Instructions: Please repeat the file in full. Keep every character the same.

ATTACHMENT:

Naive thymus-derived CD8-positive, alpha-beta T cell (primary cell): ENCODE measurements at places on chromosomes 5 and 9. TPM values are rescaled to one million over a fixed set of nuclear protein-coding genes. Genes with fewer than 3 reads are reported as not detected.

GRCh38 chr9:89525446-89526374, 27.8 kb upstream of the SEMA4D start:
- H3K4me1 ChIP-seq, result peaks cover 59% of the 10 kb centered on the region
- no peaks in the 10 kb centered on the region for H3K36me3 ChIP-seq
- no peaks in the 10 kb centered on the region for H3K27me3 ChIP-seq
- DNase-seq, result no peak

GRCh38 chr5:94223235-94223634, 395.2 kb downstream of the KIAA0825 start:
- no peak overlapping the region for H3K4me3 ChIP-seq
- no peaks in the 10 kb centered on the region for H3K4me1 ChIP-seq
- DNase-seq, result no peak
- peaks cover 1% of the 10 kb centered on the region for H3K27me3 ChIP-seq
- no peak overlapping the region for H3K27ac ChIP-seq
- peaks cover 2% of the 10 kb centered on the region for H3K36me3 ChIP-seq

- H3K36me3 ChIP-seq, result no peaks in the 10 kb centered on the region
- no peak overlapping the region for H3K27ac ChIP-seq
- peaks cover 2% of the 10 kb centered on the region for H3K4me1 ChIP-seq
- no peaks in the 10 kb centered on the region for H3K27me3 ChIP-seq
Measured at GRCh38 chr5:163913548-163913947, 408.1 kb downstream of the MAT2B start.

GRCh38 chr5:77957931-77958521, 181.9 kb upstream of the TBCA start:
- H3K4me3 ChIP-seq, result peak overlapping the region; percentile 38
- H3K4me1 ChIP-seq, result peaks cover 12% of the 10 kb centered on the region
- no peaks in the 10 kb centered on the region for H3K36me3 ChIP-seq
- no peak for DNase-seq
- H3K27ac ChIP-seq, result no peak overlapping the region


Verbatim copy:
Naive thymus-derived CD8-positive, alpha-beta T cell (primary cell): ENCODE measurements at places on chromosomes 5 and 9. TPM values are rescaled to one million over a fixed set of nuclear protein-coding genes. Genes with fewer than 3 reads are reported as not detected.

GRCh38 chr9:89525446-89526374, 27.8 kb upstream of the SEMA4D start:
- H3K4me1 ChIP-seq, result peaks cover 59% of the 10 kb centered on the region
- no peaks in the 10 kb centered on the region for H3K36me3 ChIP-seq
- no peaks in the 10 kb centered on the region for H3K27me3 ChIP-seq
- DNase-seq, result no peak

GRCh38 chr5:94223235-94223634, 395.2 kb downstream of the KIAA0825 start:
- no peak overlapping the region for H3K4me3 ChIP-seq
- no peaks in the 10 kb centered on the region for H3K4me1 ChIP-seq
- DNase-seq, result no peak
- peaks cover 1% of the 10 kb centered on the region for H3K27me3 ChIP-seq
- no peak overlapping the region for H3K27ac ChIP-seq
- peaks cover 2% of the 10 kb centered on the region for H3K36me3 ChIP-seq

- H3K36me3 ChIP-seq, result no peaks in the 10 kb centered on the region
- no peak overlapping the region for H3K27ac ChIP-seq
- peaks cover 2% of the 10 kb centered on the region for H3K4me1 ChIP-seq
- no peaks in the 10 kb centered on the region for H3K27me3 ChIP-seq
Measured at GRCh38 chr5:163913548-163913947, 408.1 kb downstream of the MAT2B start.

GRCh38 chr5:77957931-77958521, 181.9 kb upstream of the TBCA start:
- H3K4me3 ChIP-seq, result peak overlapping the region; percentile 38
- H3K4me1 ChIP-seq, result peaks cover 12% of the 10 kb centered on the region
- no peaks in the 10 kb centered on the region for H3K36me3 ChIP-seq
- no peak for DNase-seq
- H3K27ac ChIP-seq, result no peak overlapping the region